FTSE AIM 100 stock Hotel Chocolat (LSE:HOTC) is a premium chocolatier. It started in the early 1990s as an online subscription business. Subscribers received a box of chocolates delivered to their homes regularly.
Today, the online portion of the company still represents around 24% of the revenue stream. The remaining income is brought in from physical stores or partnerships with third-party retailers such as Ocado and Amazon.
The business model is fairly straightforward — it sells chocolates. However, the multi-channel approach to marketing its 400+ flavour catalogue has turned the stock into a debt-free cash cow.
Furthermore, Hotel Chocolat has also expanded in addition to its 127 UK branches to include a café-style lounge. In a similar fashion to Starbucks, it sells various flavours of chocolate-based beverages — including a delicious iced-chocolate shake that I’ve personally tried.
A deliciously innovative capital raising strategy
As previously mentioned, the firm is now free from all debt obligations and has been since 2018. But the original debts themselves weren’t exactly traditional.
Its bonds were famously referred to as “chocolate bonds” because they didn’t pay any interest – at least not in cash. Instead, lenders who bought the £2,000 bonds would receive six boxes of chocolates per year whose value was equivalent to a 6.7% interest rate.
The scheme was actually a huge success. The innovative approach to raising capital demonstrates not only intelligent leadership, but also a product that must be desirable, I feel.
A chocolate-craving customer community
Retaining customers in any business is quite a challenging feat, and the chocolate industry is certainly not short on competition. Therefore, customer loyalty is an essential aspect of the company.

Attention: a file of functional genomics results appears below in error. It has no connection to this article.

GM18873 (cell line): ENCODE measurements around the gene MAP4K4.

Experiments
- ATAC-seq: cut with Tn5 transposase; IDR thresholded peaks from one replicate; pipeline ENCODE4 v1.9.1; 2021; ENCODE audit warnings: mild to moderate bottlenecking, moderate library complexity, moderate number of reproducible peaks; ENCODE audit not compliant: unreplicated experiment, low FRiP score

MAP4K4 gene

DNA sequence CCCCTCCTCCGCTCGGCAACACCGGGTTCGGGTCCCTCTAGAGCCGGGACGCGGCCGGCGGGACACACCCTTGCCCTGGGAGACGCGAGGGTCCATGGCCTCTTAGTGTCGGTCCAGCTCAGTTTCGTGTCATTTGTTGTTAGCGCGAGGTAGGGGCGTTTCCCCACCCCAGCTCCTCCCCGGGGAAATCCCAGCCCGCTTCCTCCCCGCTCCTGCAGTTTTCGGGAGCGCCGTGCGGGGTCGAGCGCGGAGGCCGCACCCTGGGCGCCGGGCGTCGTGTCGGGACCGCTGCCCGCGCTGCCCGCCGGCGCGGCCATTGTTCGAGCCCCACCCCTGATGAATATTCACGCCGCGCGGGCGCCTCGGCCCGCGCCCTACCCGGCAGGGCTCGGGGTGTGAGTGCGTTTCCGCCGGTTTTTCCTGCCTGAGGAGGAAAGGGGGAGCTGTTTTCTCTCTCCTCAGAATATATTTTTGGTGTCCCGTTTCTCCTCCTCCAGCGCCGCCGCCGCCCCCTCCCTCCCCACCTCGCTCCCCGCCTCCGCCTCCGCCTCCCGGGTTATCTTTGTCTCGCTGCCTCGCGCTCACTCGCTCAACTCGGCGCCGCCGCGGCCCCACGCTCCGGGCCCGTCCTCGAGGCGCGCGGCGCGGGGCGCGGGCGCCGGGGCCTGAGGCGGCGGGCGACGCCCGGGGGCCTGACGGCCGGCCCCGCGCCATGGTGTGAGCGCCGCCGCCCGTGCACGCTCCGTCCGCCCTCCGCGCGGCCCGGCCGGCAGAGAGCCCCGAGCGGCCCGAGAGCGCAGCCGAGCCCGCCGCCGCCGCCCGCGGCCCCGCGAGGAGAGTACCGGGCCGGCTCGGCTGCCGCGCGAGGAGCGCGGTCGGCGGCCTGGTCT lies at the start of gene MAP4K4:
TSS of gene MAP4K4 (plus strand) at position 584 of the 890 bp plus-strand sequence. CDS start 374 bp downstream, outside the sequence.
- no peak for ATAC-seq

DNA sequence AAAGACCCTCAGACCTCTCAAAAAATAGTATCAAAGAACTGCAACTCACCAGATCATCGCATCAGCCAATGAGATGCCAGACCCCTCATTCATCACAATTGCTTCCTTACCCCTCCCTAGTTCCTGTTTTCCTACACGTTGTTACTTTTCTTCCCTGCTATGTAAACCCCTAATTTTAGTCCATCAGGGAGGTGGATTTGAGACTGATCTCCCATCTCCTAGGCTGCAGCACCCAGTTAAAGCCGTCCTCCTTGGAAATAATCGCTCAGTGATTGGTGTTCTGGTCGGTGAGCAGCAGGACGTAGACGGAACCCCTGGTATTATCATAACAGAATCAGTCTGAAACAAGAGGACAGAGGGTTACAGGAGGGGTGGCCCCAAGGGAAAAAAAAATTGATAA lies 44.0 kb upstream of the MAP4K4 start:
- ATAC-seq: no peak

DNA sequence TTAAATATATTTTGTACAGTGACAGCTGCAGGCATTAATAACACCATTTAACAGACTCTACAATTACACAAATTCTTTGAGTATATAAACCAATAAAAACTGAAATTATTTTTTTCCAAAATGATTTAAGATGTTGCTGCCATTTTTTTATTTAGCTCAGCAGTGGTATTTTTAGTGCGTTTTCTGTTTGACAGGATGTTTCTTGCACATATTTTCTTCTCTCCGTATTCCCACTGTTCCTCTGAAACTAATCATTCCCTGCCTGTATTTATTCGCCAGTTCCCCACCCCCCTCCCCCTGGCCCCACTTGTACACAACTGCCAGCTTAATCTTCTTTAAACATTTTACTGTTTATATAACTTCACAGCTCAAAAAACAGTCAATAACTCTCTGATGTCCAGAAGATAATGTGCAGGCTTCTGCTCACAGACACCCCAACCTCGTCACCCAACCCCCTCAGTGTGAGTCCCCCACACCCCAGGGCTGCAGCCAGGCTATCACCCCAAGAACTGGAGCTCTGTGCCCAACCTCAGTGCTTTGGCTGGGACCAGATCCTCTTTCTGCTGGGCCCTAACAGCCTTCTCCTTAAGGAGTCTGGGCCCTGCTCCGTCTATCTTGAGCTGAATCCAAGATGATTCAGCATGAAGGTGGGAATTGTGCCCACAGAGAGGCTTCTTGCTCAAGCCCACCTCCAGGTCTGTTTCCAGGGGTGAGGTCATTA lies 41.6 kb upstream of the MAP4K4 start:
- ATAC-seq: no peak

As of July, Hotel Chocolat had over 1.3 million active members in its VIP club that offers a 10%-15% discount on all purchases. It actively engages with its customer community through social media to analyse what flavours are driving the most interest. And behind the scenes, there’s software keeping track of customer spending. This subsequently allows the firm to update customers by mail if a product they like is being revamped or a collection is being expanded.
How much can the FTSE AIM 100 company grow?
The multi-channel approach to doing business exposes the firm to four key markets.
- Chocolate-based gifts with a £195bn estimated global market size.
- Chocolate-based leisure products with a £224bn estimated global market size.
- In-home chocolate-based products with a £3bn estimated global market size.
- Premium chocolate-based alcohol and beauty products with a £102bn estimated global market size.
So far, despite its strong performance, Hotel Chocolat controls less than 0.1% market share in all four.
The bottom line
Chocolate hardly seems the most dazzling investment opportunity within the market when compared to some soaring tech stocks this year. But what it lacks in dazzle, it makes up for in flavour.
The business has a delicious product that is curated with the help of the people buying it. Combining this strong customer relationship with solid financials is a recipe for success, in my eyes.
I’m currently seeking a new addition for my portfolio, and Hotel Chocolat is definitely looking like a stock I’d buy.
Zaven Boyrazian does not own shares in Hotel Chocolat. The Motley Fool UK has recommended Hotel Chocolat. Views expressed on the companies mentioned in this article are those of the writer and therefore may differ from the official recommendations we make in our subscription services such as Share Advisor, Hidden Winners and Pro. Here at The Motley Fool we believe that considering a diverse range of insights makes us better investors.